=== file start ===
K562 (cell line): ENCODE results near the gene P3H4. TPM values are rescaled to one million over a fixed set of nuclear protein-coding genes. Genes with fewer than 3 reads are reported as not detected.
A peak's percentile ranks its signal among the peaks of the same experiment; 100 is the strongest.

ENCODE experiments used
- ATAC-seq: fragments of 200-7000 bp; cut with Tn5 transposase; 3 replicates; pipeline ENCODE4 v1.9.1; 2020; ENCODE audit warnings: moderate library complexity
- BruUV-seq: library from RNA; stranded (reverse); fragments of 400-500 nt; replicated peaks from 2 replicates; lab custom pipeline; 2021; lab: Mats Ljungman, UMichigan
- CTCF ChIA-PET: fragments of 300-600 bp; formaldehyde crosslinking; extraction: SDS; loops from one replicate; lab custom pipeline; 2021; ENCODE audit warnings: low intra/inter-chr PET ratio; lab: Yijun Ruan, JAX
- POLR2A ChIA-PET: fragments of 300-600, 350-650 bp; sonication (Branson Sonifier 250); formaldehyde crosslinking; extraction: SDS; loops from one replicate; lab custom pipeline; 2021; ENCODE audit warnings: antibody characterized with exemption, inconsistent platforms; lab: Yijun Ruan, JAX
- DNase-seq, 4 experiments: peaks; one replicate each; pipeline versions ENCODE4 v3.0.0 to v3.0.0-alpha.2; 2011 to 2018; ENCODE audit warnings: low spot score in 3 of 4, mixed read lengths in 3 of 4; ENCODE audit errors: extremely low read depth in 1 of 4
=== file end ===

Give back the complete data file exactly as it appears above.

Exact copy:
K562 (cell line): ENCODE results near the gene P3H4. TPM values are rescaled to one million over a fixed set of nuclear protein-coding genes. Genes with fewer than 3 reads are reported as not detected.
A peak's percentile ranks its signal among the peaks of the same experiment; 100 is the strongest.

ENCODE experiments used
- ATAC-seq: fragments of 200-7000 bp; cut with Tn5 transposase; 3 replicates; pipeline ENCODE4 v1.9.1; 2020; ENCODE audit warnings: moderate library complexity
- BruUV-seq: library from RNA; stranded (reverse); fragments of 400-500 nt; replicated peaks from 2 replicates; lab custom pipeline; 2021; lab: Mats Ljungman, UMichigan
- CTCF ChIA-PET: fragments of 300-600 bp; formaldehyde crosslinking; extraction: SDS; loops from one replicate; lab custom pipeline; 2021; ENCODE audit warnings: low intra/inter-chr PET ratio; lab: Yijun Ruan, JAX
- POLR2A ChIA-PET: fragments of 300-600, 350-650 bp; sonication (Branson Sonifier 250); formaldehyde crosslinking; extraction: SDS; loops from one replicate; lab custom pipeline; 2021; ENCODE audit warnings: antibody characterized with exemption, inconsistent platforms; lab: Yijun Ruan, JAX
- DNase-seq, 4 experiments: peaks; one replicate each; pipeline versions ENCODE4 v3.0.0 to v3.0.0-alpha.2; 2011 to 2018; ENCODE audit warnings: low spot score in 3 of 4, mixed read lengths in 3 of 4; ENCODE audit errors: extremely low read depth in 1 of 4